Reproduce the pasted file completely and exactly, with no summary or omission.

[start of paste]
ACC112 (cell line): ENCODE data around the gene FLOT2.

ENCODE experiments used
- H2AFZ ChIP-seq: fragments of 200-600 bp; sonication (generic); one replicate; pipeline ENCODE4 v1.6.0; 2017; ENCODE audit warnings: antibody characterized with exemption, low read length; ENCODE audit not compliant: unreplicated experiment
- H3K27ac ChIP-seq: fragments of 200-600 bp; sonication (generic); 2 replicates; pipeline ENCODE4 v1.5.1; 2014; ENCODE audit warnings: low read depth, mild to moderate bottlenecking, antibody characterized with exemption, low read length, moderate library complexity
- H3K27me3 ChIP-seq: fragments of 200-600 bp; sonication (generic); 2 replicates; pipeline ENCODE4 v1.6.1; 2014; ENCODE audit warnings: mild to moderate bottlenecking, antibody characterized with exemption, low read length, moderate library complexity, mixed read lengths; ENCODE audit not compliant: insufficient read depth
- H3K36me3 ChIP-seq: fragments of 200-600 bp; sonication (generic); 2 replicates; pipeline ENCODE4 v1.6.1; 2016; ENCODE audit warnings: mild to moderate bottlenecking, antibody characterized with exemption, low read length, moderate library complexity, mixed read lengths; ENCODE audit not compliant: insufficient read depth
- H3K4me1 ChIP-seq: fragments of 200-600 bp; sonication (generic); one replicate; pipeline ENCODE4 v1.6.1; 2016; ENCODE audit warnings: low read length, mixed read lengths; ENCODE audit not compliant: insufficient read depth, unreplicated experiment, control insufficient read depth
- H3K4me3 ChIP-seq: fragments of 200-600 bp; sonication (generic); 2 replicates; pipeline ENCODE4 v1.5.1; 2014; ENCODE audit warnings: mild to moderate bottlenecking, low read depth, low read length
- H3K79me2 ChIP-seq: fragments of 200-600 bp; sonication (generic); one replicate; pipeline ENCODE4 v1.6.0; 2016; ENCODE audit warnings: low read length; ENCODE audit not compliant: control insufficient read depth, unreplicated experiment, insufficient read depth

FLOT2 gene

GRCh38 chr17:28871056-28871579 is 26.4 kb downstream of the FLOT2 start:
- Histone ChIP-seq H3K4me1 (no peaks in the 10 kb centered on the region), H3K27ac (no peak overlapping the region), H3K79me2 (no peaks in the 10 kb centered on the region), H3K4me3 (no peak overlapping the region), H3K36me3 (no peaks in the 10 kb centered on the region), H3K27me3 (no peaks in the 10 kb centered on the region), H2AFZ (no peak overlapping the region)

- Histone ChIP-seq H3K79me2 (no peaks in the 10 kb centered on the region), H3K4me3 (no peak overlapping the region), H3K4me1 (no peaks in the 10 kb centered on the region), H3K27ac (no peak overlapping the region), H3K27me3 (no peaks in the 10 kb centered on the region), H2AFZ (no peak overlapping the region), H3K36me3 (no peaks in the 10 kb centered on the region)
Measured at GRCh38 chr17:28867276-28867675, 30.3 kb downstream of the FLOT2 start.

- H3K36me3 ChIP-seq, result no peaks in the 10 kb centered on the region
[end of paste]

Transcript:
ACC112 (cell line): ENCODE data around the gene FLOT2.

ENCODE experiments used
- H2AFZ ChIP-seq: fragments of 200-600 bp; sonication (generic); one replicate; pipeline ENCODE4 v1.6.0; 2017; ENCODE audit warnings: antibody characterized with exemption, low read length; ENCODE audit not compliant: unreplicated experiment
- H3K27ac ChIP-seq: fragments of 200-600 bp; sonication (generic); 2 replicates; pipeline ENCODE4 v1.5.1; 2014; ENCODE audit warnings: low read depth, mild to moderate bottlenecking, antibody characterized with exemption, low read length, moderate library complexity
- H3K27me3 ChIP-seq: fragments of 200-600 bp; sonication (generic); 2 replicates; pipeline ENCODE4 v1.6.1; 2014; ENCODE audit warnings: mild to moderate bottlenecking, antibody characterized with exemption, low read length, moderate library complexity, mixed read lengths; ENCODE audit not compliant: insufficient read depth
- H3K36me3 ChIP-seq: fragments of 200-600 bp; sonication (generic); 2 replicates; pipeline ENCODE4 v1.6.1; 2016; ENCODE audit warnings: mild to moderate bottlenecking, antibody characterized with exemption, low read length, moderate library complexity, mixed read lengths; ENCODE audit not compliant: insufficient read depth
- H3K4me1 ChIP-seq: fragments of 200-600 bp; sonication (generic); one replicate; pipeline ENCODE4 v1.6.1; 2016; ENCODE audit warnings: low read length, mixed read lengths; ENCODE audit not compliant: insufficient read depth, unreplicated experiment, control insufficient read depth
- H3K4me3 ChIP-seq: fragments of 200-600 bp; sonication (generic); 2 replicates; pipeline ENCODE4 v1.5.1; 2014; ENCODE audit warnings: mild to moderate bottlenecking, low read depth, low read length
- H3K79me2 ChIP-seq: fragments of 200-600 bp; sonication (generic); one replicate; pipeline ENCODE4 v1.6.0; 2016; ENCODE audit warnings: low read length; ENCODE audit not compliant: control insufficient read depth, unreplicated experiment, insufficient read depth

FLOT2 gene

GRCh38 chr17:28871056-28871579 is 26.4 kb downstream of the FLOT2 start:
- Histone ChIP-seq H3K4me1 (no peaks in the 10 kb centered on the region), H3K27ac (no peak overlapping the region), H3K79me2 (no peaks in the 10 kb centered on the region), H3K4me3 (no peak overlapping the region), H3K36me3 (no peaks in the 10 kb centered on the region), H3K27me3 (no peaks in the 10 kb centered on the region), H2AFZ (no peak overlapping the region)

- Histone ChIP-seq H3K79me2 (no peaks in the 10 kb centered on the region), H3K4me3 (no peak overlapping the region), H3K4me1 (no peaks in the 10 kb centered on the region), H3K27ac (no peak overlapping the region), H3K27me3 (no peaks in the 10 kb centered on the region), H2AFZ (no peak overlapping the region), H3K36me3 (no peaks in the 10 kb centered on the region)
Measured at GRCh38 chr17:28867276-28867675, 30.3 kb downstream of the FLOT2 start.

- H3K36me3 ChIP-seq, result no peaks in the 10 kb centered on the region